I moved to Philadelphia in 2002 after having lived in Brooklyn at that critical juncture when Brooklyn became hip to the world! It was a fun, heady time and it felt important to be there. Everyone seemed to know that we were living in a moment. There was a boomtown vibe.
I had moved to NYC with the hope of living in Manhattan but quickly found that the type of people that I wanted to be around were moving to Brooklyn because none of us could afford the cost to rent or buy in Manhattan. I went Brooklyn and never looked back. I made my way around ; living in Crown Heights, Fort Greene, Greenpoint, Williamsburg and Prospect Heights. I operated a very successful night club in Williamsburg that was at the center of everything that was coming together in Williamsburg towards the end of the 90’s. North Sixth and Bedford seemed like the most important place in the world to me.
In a few short years, Brooklyn exploded the way only a New York moment can explode. It wasn’t just Williamsburg either….it was Clinton Hill, BedStuy, Carroll Gardens, Prospect Heights, Dumbo, Gowanus, Red Hook…you name it. I remember when the popular sushi bar Blue Ribbon announced they were moving to 5th Avenue in Brooklyn in 2000 and the entire culinary world thought they had lost their minds. Not only were they moving to Brooklyn, they were going to be a dozen blocks off of Atlantic Avenue. They proved the critics wrong and what was once an island amidst blight is now at the heart of a tremendous destination food empire. Brooklyn all done grow’d up!
I was nearing the end of my time with the nightclub. I wanted to make my next career move. I wanted to buy real estate. I wanted to have kids, a family. I wanted more. I hopped on the motorbike and began my exploration. I had always kept a keen eye to what was happening in the many districts of the Brooklyn that I was interested in. The asking prices, even then in 2001, took my breathe away. I remember one spot in particular: a burned out four story multi-family on a craptastic block in BedStuy that had an asking price of $465,000. Did I mention that it was BURNED OUT! Gutted. Destroyed! It was going to take at least $400K to get it back together. I was a borderline financial planner to begin with. My income was spotty and generally insufficient. I was an opportunist with no opportunity.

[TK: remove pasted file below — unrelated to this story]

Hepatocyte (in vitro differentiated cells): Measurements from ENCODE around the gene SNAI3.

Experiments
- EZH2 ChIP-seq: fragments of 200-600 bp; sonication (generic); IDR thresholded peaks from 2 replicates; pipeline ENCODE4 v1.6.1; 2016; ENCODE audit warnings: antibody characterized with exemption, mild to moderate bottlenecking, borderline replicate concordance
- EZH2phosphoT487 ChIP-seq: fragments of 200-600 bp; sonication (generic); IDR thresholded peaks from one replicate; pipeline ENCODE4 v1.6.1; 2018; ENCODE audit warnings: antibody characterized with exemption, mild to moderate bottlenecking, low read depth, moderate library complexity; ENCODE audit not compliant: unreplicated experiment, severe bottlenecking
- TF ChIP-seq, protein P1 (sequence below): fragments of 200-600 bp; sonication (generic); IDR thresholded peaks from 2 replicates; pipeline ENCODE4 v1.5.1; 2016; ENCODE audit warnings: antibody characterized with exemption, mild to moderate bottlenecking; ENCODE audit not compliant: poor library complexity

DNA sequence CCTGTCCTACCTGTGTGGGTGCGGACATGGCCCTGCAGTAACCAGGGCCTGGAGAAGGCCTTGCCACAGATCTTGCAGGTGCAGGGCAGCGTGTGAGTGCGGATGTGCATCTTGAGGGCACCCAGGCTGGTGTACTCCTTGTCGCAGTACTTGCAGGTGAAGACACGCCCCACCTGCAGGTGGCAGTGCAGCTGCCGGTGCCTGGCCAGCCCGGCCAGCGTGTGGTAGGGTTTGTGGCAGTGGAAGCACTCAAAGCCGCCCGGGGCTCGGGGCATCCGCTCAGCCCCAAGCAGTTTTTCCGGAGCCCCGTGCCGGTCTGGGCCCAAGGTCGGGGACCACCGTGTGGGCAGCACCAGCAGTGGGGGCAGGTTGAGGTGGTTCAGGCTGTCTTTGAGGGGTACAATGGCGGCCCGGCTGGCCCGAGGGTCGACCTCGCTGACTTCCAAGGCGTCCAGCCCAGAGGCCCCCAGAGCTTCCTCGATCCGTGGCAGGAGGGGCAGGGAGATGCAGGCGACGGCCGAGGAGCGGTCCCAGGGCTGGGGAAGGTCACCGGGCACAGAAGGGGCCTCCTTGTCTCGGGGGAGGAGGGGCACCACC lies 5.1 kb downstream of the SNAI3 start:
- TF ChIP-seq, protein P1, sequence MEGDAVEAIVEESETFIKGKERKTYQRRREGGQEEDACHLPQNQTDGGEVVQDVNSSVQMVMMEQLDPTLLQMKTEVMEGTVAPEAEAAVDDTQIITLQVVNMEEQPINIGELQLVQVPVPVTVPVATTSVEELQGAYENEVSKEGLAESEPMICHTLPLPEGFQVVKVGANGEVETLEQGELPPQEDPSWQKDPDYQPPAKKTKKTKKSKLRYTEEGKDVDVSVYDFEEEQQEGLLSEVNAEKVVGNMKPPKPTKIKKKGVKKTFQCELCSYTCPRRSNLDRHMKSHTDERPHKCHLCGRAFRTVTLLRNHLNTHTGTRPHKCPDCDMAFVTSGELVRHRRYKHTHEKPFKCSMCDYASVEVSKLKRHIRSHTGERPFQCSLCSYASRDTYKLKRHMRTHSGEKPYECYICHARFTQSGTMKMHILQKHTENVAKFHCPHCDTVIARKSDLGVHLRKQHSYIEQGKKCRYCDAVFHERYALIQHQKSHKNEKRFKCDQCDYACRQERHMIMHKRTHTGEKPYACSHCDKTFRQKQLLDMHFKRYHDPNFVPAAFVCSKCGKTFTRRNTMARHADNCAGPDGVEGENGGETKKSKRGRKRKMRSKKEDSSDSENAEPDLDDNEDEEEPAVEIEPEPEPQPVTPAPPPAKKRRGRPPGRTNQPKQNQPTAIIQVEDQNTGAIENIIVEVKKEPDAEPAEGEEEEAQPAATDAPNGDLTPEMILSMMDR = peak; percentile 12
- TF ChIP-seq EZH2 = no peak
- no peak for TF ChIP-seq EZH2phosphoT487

Then we got pregnant. We immediately moved out of WillyB with its numerous well documented SuperFund sites. When we got to Prospect Heights the prices also felt out of control. Then, 9/11 happened and the world changed overnight.
Now, I should explain that Philadelphia did not present itself as an option to me overnight. I had gone to Temple University in my first misguided attempt at college and had stayed in touch with many friends over the ensuing 13 years of my absence. Some close friends of ours who had history in Philadelphia and also recently had a baby jumped ship in October. Jessica and I went to visit them in their spacious 1800 square foot apartment in November. We made up our minds almost instantly. We moved into our 1500 square foot recently renovated 2 bedroom apartment on South 10th and Carpenter (the Italian Market) by mid-December. It felt perfect!
Now, we live in Mount Airy in a rambling 6,000 square foot stone home that we rescued from two decades of neglect that sits on almost an acre of land. We have it mostly renovated. We built an apartment on the third floor that brings in income. We have more space than we know what to do with. Our mortgage is $350,000 and we put virtually none of our own money into this home.
My story is not every story. I am a ruthless deal hunter. I am generally handy. I am tenacious. I won’t take no for an answer. I wanted space and got space. But what I mean to say is that being in Philadelphia changed the way I was thinking. Nothing seemed impossible. It felt much easier just to be alive, to get around, to pay my bills, to breathe. I was exhilarated. I was calm. I knew where I was.
I don’t mean to say that Philadelphia is better or can replace that New York spirit; that Brooklyn entrepreneurial edge that seemed sharper than a knife’s edge. What I mean to say is that I feel more at home here in Philadelphia. I feel like I can accomplish more. I practice my art more. It’s easier to pay my bills which frees up that 40% of my mind that was constantly waiting for someone to eat my lunch in NYC. I have more time. There is a lot of reality here in Philadelphia and it is by no means perfect but it fits me; now!